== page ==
Christmas Countdown: 4 yo

The narrator in “Father Christmas” remembered believing in Santa when he was four. But in the modern days (of the ’70s) that icon gets no respect. The Kinks rock the not-quite-punk.

Skip Ewing tugs the heartstrings and country music guitar strings with the shameless orphan story of “Christmas Carol,” a three or four year old who breaks the heart of a mall Santa with adoptive consequences.

Dave Henninger gets more modern with a folk-infused country in “Merry Christmas to You.” The dear little one addressed is remembered as new born, When you were a little older–I would say around 3 or 4, and even today. Parental wonderment.

Driving through the Midwest, Nanci Griffith prefers “Shaking out the Snow.” Yet, she recalls in pop cum country, the mean prank one Christmas morn’ when I was four. My brother told me it was warm. This resulted in a deep seated pneumo-trauma. Shake it, girl.

Despite having heard some footsteps in the hall outside my door (The same ol’ Christmas trick my dad had played since I was four), the hero of Harry Connick Jr.’s “(It Must’ve Been Ol’) Santa Claus” does look outside… Big band magical shenanigans follow.

Loud Letters travels from the mysticism of being four to today when he’s on auto pilot. Alt-pop details something that’s “Like Christmas” but can never be again. Not like when a child. Bummer.

Christmas Countdown: 15 pounds

Lot of weight gets thrown around around Xmas. It’s heavy, man.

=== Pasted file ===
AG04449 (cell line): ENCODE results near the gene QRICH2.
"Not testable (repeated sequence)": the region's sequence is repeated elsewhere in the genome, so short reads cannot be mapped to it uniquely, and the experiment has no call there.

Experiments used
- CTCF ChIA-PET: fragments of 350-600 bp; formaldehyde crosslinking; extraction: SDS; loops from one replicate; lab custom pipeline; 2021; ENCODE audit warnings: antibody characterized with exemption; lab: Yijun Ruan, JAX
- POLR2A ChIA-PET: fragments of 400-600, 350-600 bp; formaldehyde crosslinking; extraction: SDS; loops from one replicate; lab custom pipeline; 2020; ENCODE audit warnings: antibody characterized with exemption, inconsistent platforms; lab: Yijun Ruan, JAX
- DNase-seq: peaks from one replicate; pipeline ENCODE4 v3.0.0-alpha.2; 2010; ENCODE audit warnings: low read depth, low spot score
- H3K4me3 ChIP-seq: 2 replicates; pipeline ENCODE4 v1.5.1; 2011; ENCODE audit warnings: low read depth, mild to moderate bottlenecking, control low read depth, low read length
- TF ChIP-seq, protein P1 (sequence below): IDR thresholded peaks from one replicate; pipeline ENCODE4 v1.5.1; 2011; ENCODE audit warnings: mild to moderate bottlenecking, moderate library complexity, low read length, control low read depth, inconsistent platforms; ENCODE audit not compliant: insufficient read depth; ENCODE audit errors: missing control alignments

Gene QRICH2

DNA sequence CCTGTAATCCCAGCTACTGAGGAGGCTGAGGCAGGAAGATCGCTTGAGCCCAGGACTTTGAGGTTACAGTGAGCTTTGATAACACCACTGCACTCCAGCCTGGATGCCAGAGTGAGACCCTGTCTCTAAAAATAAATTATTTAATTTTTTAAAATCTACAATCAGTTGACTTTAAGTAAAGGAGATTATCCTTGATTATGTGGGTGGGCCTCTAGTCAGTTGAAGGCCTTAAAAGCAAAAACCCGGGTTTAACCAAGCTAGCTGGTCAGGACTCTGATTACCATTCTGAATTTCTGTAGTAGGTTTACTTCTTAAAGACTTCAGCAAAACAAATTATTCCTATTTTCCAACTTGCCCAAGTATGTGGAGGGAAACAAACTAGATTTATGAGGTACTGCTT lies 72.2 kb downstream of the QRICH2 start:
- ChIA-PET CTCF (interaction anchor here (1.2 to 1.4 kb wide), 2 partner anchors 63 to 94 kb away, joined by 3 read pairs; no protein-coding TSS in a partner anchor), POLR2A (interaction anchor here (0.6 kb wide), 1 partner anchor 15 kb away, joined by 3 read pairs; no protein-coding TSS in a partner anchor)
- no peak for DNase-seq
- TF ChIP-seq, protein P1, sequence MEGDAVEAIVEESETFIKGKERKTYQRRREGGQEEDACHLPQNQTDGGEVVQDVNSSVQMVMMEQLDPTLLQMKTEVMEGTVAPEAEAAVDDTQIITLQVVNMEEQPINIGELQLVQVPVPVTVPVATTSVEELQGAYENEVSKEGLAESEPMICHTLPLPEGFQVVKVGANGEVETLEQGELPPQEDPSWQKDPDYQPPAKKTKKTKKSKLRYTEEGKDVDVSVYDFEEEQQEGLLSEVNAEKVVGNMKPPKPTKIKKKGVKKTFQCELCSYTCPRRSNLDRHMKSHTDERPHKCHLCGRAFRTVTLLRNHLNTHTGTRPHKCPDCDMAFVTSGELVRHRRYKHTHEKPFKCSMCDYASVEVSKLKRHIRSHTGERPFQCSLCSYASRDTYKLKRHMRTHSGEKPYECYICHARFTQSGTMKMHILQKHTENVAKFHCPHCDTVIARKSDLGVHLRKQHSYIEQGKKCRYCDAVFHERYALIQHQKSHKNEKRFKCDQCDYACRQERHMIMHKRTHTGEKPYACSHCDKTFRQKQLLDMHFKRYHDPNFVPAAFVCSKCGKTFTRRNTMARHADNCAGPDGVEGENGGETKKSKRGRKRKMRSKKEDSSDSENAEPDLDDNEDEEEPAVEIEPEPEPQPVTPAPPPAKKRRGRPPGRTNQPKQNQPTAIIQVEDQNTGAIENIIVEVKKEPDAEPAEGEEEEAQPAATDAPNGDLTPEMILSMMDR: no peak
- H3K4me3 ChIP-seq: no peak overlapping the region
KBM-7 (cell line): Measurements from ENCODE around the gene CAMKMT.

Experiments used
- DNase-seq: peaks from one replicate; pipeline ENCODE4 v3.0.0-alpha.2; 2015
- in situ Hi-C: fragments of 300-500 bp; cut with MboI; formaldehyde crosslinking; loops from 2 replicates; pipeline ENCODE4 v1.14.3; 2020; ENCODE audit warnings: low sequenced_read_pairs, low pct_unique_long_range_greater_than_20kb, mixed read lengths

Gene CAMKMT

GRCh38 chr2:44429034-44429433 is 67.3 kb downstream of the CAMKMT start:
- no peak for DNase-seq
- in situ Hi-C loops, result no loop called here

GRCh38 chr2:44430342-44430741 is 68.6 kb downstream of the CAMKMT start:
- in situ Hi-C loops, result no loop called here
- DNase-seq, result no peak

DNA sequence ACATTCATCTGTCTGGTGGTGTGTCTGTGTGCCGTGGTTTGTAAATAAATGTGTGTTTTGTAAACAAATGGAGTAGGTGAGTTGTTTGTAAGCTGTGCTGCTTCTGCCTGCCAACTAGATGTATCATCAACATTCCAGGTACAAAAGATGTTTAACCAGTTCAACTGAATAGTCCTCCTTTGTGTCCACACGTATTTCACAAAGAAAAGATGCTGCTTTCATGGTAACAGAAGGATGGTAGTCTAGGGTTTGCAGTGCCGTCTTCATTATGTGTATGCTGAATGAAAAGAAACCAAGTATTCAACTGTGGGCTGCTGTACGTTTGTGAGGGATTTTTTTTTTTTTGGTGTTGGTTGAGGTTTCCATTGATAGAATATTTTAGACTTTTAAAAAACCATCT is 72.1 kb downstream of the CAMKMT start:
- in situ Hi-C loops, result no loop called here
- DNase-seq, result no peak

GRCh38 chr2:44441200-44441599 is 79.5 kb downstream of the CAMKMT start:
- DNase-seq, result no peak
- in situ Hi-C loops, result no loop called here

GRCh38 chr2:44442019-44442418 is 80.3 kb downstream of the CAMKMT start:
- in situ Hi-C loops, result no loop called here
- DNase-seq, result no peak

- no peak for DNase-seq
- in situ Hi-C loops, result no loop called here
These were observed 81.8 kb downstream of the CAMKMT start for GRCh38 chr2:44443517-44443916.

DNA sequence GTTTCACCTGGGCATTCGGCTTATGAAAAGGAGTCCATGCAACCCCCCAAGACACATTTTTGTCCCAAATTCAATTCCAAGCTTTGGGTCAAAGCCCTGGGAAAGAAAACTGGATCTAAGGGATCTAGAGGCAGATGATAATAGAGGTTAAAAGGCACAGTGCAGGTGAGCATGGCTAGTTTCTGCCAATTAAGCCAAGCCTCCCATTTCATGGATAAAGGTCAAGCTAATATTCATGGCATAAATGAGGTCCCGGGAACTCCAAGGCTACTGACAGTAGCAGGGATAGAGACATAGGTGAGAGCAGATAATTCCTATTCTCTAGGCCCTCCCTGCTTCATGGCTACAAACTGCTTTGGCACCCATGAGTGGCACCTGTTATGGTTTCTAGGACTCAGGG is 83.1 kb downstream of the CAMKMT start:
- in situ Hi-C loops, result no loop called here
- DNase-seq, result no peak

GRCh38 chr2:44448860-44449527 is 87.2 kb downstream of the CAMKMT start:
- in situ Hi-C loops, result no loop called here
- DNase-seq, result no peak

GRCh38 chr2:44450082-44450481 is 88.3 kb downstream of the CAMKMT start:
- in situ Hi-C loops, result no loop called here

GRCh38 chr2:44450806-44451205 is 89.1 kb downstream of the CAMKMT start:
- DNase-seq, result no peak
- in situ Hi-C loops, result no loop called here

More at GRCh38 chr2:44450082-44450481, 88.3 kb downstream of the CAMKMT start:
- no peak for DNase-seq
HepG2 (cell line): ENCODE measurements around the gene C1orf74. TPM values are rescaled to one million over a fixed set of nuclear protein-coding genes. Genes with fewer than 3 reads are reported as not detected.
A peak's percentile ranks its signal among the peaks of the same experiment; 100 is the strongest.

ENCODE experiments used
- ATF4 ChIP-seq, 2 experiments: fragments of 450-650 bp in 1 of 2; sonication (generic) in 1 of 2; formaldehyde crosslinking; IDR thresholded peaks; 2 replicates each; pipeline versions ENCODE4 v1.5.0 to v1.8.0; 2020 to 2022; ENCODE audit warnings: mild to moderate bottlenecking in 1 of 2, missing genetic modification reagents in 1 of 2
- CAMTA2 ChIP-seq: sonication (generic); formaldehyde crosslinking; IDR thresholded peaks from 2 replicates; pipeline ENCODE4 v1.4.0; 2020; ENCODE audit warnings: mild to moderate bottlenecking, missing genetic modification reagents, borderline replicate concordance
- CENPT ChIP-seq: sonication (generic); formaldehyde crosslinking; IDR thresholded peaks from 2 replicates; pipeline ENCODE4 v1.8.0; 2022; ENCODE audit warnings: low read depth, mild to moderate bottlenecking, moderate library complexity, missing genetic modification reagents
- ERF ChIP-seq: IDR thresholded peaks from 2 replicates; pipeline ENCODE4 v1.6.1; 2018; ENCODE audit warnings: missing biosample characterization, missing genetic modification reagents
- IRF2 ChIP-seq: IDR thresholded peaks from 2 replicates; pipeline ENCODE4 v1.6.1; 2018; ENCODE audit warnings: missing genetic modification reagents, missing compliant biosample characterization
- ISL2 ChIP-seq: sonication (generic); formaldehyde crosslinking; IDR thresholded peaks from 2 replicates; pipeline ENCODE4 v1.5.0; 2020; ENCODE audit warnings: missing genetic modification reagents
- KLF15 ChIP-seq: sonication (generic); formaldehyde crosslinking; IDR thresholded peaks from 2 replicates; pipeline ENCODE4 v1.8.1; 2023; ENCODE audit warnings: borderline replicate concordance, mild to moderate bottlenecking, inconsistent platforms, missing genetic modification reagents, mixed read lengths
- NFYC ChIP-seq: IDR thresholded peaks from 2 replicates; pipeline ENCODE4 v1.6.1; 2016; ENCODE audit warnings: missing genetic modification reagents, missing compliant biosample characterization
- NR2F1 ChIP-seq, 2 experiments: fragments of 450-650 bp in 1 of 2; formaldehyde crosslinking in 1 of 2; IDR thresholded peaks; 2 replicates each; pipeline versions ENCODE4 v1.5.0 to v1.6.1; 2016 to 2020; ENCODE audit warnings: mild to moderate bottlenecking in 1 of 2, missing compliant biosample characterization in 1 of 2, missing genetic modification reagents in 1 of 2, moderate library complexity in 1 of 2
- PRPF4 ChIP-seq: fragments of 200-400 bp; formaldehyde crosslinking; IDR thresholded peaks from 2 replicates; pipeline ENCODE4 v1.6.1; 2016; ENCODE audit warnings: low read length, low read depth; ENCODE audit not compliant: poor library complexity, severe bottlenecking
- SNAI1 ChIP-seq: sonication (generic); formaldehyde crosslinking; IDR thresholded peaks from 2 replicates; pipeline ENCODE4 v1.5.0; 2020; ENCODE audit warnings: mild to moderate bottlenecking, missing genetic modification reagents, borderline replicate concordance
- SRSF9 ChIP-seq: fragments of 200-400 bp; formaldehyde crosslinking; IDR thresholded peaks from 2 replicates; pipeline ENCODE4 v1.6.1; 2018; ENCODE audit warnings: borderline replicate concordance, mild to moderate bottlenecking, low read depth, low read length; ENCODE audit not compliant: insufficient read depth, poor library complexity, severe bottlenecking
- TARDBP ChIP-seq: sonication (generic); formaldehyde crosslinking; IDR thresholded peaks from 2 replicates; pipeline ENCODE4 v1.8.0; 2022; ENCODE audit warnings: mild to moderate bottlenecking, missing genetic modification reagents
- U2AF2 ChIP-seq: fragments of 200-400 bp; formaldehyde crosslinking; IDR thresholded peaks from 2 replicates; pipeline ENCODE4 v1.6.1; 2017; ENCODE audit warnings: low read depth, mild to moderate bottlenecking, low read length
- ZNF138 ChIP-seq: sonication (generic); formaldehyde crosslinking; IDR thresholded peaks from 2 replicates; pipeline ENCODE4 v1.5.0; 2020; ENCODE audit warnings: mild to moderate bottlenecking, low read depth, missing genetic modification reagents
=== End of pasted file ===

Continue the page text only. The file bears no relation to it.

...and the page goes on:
BLUE comedy ALERT: Ivor Biggun jazzes up “All I Want For Christmas (Is an Great Big Dong).” No actual weight is given but Not too ostentatious, just fifteen inches long alludes to the mass. Oh, there’s a punchline, too.

The weight of obligation results in a gift of song from We Three, but the electro-pop of “Our Last Christmas Eve” is surly and pissy. It never snows, watching Hallmark, the 15$ tree… blech.

Too much to carry is on the list when “Santa and the Sidewalk Surfer” collide in the 1964 rocking comedy bit from The Crossfires (rereleased when they become The Turtles two years later). Included as wants are: a hundred and fourteen Freddie and the Snowmen surfin’ records, a Fender electric twangy surf guitar, a whole bunch of surfboard decals, And fifteen copies of Miserlou [an Old World folk song repurposed by surf-guitar master Dick Dale].

Shrill pop from Meghan Trainor admits “I Believe in Santa.” Though she makes it about herself: I gain 15 pounds a season (season), Blame Santa, he’s the reason (reason); I bake cookies just to please him–Ho, ho, ho, ’tis the season. Funky, tho.

Some Christmas songs simply list the images of that time of the year. Some do it well. Whispery alt-rock from Burkini Beach includes Ten foot tall fir trees, twelve foot high ceilings, all season sunrooms, open fires, fifteen pound turkeys, a hundred-year-old recipes… They file it under “#Xmas2017.” Yeah, Instagram gold. But, it gets me. Right here.

Christmas Countdown: 19*

Well, the great Covid-19 Christmas song collection could fill its own blog. Stir crazy campers without enough to do overdo when it comes to talent. So let’s take a traipse down a short trail of offerings that mention that NINETEEN part (yes, in honor of 2019; but it’s its own thing, that number) for the holidays.

Strange man Rudy Ayoub gets cynically comic when “It is Covid-19 Christmas,” an upbeat browbeater of a pop jingle. Some of us liked being shut ins.

Rapping David King Jones is also gloomy in “The Covid19 Christmas Song.” It’s got me like–novelty music.

Roots of rock from Victor Copetti presents the earnest portrait “It’s a Covid Christmas.” Folk country strummin’; wistful more ‘n funny.

Dad rock brings the family friendly to “Covid Christmas.” Skoobie Snaks leans to lounge, but means well.

Strangely shaped Fathers blend in the punk with “The Christmas I could have Died.” Strangely still okay for kids.

An actual love song, “Christmas in Quarantine or: CO-HO-HOVID-19” slurs the alt lines with Daniel G. Harmann · Jasen Samford crooning from the heart. Baby, it’s Covid outside….

Christmas Countdown: 30..